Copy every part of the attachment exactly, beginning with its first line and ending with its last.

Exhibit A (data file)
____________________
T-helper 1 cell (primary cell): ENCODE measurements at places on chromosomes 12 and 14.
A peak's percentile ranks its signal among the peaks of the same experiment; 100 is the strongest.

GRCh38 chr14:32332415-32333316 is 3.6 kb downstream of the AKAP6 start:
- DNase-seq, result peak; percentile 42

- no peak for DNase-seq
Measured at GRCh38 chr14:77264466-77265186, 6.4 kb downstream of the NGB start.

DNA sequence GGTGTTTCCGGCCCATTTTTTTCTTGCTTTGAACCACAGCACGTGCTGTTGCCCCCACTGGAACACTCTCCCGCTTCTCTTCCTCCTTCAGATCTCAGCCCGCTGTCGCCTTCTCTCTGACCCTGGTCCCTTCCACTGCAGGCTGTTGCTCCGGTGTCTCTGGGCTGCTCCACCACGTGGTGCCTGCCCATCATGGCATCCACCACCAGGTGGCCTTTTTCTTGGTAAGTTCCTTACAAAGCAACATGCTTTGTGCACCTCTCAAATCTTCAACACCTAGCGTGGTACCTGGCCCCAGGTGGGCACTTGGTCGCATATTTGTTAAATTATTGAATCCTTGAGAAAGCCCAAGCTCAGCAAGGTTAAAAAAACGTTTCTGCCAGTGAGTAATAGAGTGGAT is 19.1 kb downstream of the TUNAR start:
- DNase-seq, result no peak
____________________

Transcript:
T-helper 1 cell (primary cell): ENCODE measurements at places on chromosomes 12 and 14.
A peak's percentile ranks its signal among the peaks of the same experiment; 100 is the strongest.

GRCh38 chr14:32332415-32333316 is 3.6 kb downstream of the AKAP6 start:
- DNase-seq, result peak; percentile 42

- no peak for DNase-seq
Measured at GRCh38 chr14:77264466-77265186, 6.4 kb downstream of the NGB start.

DNA sequence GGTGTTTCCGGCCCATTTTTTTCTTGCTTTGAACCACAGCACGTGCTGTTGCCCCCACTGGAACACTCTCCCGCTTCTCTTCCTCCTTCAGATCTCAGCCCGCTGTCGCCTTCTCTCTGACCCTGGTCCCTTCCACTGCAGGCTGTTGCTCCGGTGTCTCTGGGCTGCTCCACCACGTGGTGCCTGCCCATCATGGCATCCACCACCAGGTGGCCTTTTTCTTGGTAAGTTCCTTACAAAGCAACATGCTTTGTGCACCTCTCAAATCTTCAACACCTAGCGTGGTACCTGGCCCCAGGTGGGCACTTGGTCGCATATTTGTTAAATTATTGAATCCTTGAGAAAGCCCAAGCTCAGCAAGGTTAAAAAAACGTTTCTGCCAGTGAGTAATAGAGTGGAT is 19.1 kb downstream of the TUNAR start:
- DNase-seq, result no peak